A Brief History of the Marque
Manufacturer: Corona-Fahrradwerke und Metall-Industrie Actien-Gesellschaft
1902-1911, 1923-1924 (1)
Founded in 1891 by Adolf Schmidt, the company made its name with bicycles.
Built in Brandenburg, early model Corona motorcycles were powered by Antoine and Fafnir engines as well as their own in-house engines which may possibly have been ZL-licenced units.* Motorcycle production ceased around 1911, but they continued with a tricar powered by Fafnir with a 2-speed gear using belt drive to the single rear wheel. It had brakes on all three wheels.
After the first war motorcycle production was briefly resumed with machines powered by longitudinally installed 338cc horizontally opposed twins (2), built in 1923-1924.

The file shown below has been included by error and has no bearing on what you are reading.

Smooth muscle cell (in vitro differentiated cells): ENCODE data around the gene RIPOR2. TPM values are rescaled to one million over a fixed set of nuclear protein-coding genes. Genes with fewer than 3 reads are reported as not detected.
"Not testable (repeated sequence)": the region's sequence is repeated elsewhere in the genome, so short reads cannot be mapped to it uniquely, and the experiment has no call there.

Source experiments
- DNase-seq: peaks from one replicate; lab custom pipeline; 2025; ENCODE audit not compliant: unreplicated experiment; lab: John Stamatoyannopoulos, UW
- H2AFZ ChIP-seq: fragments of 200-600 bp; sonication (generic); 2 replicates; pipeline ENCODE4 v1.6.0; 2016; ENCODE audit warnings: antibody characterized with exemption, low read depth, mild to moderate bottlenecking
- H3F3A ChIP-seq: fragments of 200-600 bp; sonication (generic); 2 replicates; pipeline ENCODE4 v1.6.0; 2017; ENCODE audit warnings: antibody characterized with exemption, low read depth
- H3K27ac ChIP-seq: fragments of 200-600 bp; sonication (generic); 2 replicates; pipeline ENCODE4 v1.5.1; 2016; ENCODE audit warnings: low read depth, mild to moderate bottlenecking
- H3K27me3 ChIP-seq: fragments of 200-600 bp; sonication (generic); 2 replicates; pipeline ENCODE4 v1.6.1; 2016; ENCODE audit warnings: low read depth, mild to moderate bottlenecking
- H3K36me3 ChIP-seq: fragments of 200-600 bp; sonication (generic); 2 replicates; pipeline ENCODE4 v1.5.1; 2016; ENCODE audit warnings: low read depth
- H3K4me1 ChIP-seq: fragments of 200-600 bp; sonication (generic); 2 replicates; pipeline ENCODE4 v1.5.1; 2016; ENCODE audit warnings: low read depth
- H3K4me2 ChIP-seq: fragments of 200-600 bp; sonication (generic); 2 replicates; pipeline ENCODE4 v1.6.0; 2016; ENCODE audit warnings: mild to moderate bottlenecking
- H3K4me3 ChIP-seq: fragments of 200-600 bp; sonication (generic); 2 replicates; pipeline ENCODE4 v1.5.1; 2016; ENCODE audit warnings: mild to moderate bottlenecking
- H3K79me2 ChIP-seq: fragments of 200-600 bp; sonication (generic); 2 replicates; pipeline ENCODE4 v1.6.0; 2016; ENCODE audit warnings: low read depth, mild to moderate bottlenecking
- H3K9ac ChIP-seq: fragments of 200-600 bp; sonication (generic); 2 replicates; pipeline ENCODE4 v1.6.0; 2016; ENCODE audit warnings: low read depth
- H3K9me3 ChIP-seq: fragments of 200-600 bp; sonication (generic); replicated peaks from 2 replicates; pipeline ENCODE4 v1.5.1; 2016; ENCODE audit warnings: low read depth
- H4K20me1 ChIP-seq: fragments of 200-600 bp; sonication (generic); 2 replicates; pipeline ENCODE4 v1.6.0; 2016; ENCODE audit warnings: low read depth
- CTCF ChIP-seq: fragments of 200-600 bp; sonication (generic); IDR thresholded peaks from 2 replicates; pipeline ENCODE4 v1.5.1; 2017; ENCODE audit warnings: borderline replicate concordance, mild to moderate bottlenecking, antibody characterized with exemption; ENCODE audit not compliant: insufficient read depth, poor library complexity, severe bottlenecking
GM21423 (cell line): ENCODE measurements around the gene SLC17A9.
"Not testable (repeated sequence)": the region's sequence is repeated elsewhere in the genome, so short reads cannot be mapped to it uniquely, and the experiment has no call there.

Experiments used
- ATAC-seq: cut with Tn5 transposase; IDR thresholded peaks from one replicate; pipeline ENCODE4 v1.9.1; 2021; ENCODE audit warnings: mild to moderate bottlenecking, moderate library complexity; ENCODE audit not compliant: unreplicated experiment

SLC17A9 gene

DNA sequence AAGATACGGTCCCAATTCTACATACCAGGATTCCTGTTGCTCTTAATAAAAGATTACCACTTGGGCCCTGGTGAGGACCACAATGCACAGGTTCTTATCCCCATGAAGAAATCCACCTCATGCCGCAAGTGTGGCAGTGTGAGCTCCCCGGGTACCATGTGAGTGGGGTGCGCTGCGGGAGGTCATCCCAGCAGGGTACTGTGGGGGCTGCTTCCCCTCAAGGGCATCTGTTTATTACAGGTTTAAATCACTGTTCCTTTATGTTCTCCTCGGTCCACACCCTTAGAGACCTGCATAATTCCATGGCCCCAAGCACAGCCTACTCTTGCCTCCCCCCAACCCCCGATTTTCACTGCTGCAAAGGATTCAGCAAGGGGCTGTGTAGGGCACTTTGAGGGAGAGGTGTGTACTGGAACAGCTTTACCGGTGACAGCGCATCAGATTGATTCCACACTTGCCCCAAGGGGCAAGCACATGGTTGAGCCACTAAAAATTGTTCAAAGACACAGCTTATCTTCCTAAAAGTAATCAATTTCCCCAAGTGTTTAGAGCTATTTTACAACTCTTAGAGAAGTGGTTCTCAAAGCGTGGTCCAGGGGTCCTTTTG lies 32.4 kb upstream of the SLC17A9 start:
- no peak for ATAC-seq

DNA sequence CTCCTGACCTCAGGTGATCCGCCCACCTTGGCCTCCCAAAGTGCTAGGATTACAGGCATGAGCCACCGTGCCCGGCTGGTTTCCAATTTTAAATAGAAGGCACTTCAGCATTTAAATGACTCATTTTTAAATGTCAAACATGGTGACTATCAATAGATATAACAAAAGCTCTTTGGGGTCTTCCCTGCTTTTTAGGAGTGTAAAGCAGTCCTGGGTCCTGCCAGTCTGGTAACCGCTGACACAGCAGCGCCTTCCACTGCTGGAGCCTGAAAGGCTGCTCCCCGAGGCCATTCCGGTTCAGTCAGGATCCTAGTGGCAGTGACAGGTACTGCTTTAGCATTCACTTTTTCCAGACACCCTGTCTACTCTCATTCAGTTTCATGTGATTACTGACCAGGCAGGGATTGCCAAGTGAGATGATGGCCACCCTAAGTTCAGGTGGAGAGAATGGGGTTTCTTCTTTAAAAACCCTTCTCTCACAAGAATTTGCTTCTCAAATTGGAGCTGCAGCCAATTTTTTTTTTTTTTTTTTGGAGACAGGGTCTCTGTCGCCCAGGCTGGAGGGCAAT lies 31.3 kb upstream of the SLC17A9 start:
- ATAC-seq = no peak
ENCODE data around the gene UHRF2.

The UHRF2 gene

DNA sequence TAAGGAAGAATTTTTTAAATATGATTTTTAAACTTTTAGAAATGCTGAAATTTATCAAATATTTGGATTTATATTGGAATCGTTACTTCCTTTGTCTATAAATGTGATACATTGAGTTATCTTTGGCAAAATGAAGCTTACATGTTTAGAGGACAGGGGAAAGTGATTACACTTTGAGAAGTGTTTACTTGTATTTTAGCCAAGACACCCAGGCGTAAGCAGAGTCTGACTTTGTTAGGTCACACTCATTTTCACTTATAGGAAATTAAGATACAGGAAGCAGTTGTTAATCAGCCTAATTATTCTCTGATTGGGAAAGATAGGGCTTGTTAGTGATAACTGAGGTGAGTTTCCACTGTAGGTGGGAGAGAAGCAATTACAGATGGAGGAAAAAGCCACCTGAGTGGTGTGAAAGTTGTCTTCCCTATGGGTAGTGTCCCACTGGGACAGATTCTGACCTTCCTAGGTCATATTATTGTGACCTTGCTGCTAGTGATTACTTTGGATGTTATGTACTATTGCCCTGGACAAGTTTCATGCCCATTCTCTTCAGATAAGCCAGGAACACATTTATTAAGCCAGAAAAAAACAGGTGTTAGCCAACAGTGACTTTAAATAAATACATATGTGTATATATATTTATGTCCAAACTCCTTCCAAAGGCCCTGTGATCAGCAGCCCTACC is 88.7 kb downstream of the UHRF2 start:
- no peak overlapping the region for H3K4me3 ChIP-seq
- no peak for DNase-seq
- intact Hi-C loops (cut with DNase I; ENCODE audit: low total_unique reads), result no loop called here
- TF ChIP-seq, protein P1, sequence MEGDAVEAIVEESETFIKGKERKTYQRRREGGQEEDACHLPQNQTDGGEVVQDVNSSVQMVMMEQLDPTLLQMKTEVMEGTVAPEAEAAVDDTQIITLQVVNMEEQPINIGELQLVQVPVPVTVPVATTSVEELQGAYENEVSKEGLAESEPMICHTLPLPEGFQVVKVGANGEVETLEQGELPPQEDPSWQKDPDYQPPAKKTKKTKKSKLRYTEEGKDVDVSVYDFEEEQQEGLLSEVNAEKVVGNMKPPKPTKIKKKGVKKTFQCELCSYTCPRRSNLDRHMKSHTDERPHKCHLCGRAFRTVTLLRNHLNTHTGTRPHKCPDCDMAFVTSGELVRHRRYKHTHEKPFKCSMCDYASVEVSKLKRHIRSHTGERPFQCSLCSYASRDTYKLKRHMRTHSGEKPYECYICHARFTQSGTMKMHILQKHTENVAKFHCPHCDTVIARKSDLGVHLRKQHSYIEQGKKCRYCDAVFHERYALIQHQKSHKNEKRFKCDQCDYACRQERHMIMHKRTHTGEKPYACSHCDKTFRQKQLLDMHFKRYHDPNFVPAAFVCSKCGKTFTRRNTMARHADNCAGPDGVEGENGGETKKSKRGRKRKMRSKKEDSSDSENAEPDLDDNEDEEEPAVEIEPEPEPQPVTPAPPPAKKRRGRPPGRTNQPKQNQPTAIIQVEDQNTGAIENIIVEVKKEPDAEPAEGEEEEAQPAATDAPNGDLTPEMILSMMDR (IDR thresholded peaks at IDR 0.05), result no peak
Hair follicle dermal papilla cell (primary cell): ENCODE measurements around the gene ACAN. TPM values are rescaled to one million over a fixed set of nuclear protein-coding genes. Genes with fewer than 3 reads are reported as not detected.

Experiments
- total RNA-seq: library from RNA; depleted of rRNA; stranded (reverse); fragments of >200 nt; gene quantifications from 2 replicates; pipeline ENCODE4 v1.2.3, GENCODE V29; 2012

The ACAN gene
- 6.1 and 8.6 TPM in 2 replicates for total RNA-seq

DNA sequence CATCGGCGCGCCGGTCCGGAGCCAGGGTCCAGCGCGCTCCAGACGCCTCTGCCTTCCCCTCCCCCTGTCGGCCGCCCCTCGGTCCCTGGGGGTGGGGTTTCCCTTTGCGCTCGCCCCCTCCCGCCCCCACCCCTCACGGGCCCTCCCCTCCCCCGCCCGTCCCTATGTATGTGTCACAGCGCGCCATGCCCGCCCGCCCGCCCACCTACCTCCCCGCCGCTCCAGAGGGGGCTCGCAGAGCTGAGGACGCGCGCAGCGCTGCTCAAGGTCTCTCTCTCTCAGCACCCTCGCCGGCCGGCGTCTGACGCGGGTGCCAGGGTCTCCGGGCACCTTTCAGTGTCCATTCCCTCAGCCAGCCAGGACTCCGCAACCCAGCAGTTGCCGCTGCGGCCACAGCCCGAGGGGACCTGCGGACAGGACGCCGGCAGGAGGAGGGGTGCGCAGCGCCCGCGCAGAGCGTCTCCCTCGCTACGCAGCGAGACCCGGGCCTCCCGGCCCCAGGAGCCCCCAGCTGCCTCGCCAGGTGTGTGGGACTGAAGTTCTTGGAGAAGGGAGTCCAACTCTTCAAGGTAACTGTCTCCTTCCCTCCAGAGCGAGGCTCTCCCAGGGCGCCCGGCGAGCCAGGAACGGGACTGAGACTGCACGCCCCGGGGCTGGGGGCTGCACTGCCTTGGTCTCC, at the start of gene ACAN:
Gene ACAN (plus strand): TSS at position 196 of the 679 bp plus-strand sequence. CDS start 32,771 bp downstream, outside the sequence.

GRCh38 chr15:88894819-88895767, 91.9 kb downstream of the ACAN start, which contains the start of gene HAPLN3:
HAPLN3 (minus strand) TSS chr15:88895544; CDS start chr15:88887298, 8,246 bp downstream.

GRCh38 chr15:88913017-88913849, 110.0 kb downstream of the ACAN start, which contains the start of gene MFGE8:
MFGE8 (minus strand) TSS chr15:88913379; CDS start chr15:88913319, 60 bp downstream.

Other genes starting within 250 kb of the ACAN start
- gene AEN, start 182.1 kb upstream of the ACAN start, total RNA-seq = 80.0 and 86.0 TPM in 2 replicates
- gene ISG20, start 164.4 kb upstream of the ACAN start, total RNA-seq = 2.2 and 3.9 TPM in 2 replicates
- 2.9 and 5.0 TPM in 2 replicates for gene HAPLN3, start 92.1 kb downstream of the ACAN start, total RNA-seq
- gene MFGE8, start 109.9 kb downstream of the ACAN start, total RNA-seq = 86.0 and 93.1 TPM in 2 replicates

In addition to motorcycles, Corona built utility tricycle vans and passenger 3-wheelers. The first of these were along the lines of the De-Dion, but in 1904 they produced the Coronamobil based on the front half of their motorcycle. Powered by the same Fafnir engines of 3.5 to 4.5 hp, it had a steering wheel and a bench seat. The following year two larger three-wheelers were produced.
The firm built large numbers of bicycles - some 40,000 were built in 1926, at which time the company had some 500 employees.
In 1929 moves were afoot to close the plant down due to the extremely difficult economic climate, and the firm entered liquidation in 1932.
A version of the company still exists, with the addition of Corona to its name.
1. Sources differ on the dates, with some giving 1902-1909 & 1922, and another 1904-1909 only. One source also mentions Zedel engines. However a catalogue for 1911 shows several motorcycles.
2. It is suggested that this was a BMW engine, and elsewhere that the engine was of their own manufacture.
Sources: Tragatsch, Wikipedia NL, GTU Oldtimerservice, brennabor-brb.de, lestricars.es.tl, Axel Oskar Mathieu Archive.
If you have a query or information about Corona motorcycles please contact us